Without a doubt, an estate plan can help further Black financial empowerment. Not only would estate planning protect your family and your power to transfer wealth to them and later generations, but it would also remarkably minimize costs in time to come. After all, you wouldn’t want to lose so much of your hard-earned properties to probate, taxes, and other expenses, would you? I'm not just saying this because I'm an estate planning attorney. Check out this report from the Brookings Institute. Huge takeaway---"Economists Darrick Hamilton and Sandy Darity conclude that inheritances and other intergenerational transfers 'account for more of the racial wealth gap than any other demographic and socioeconomic indicators.'" (emphasis is mine)
Translation: The biggest factor in the racial wealth gap between is inheritances.
Estate planning in the Black community is not as prevalent as it should be, and it’s time to change that.
“Estate planning is all new to me and my family–I don’t want to delve into the unknown!”
I totally get this.
Yet again, history might have a hand in this.
As this Harvard University article points out,
After the end of slavery and the failed Reconstruction, Jim Crow laws, which existed till the late 1960s, virtually ensured that Black Americans in the South would not be able to accumulate or to pass on wealth. And through the Great Migration and after, African Americans faced employment, housing, and educational discrimination across the country. After World War II many white veterans were able to take advantage of programs like the GI Bill to buy homes — the largest asset held by most American families — with low-interest loans, but lenders often unfairly turned down Black applicants, shutting those vets out of the benefit.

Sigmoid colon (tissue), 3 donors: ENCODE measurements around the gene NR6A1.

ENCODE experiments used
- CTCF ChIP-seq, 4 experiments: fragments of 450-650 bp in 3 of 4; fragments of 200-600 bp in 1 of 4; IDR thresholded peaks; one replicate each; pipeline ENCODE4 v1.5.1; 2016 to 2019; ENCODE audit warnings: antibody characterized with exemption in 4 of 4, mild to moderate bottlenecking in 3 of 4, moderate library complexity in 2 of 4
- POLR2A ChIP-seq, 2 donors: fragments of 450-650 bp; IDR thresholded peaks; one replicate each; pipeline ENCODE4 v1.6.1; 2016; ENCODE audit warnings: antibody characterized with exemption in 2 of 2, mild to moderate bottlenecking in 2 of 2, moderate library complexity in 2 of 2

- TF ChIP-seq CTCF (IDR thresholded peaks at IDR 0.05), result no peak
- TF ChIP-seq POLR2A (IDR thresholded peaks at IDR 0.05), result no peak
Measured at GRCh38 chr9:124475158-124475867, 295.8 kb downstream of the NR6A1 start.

This is not a "the past is in the past" situation--these historical conditions (and many present day conditions!) are actively influencing and impacting Black wealth, wealth transfer, and estate planning, as we saw with the Brookings Institute report above and the Caring.com statistic (remember, more than 70% of Black Americans don't have a will!).
So how are these conditions contributing to feelings of "not knowing enough"?
If estate planning isn't something that is (statistically speaking) talked about in Black families, supported and encouraged in the Black community, and made easily accessible, these societal conditions are ENORMOUS contributors. And lack of knowledge, first-hand experience, and appropriate resources for estate planning only perpetuate this cycle!
(Let's be clear, these gaps aren't solely tied to financial resources either--the estate planning and wealth gaps persist even in higher income brackets!)
Throughout my work (this blog, my interactions with clients, sharing resources with family and friends), I'm aiming just a little bit to change this conversation--to open the dialogue, share the resources, and help build a new wave.
I would love to be with you as you start your estate planning process, but I also believe SO strongly in this that if you feel you'd be better with another attorney I'm happy to help get you there. Click here to connect with me, or go ahead and sign up for a free virtual consultation by heading to this link. If you'd simply like a referral, I'm here to help.
I am looking forward to hearing from you!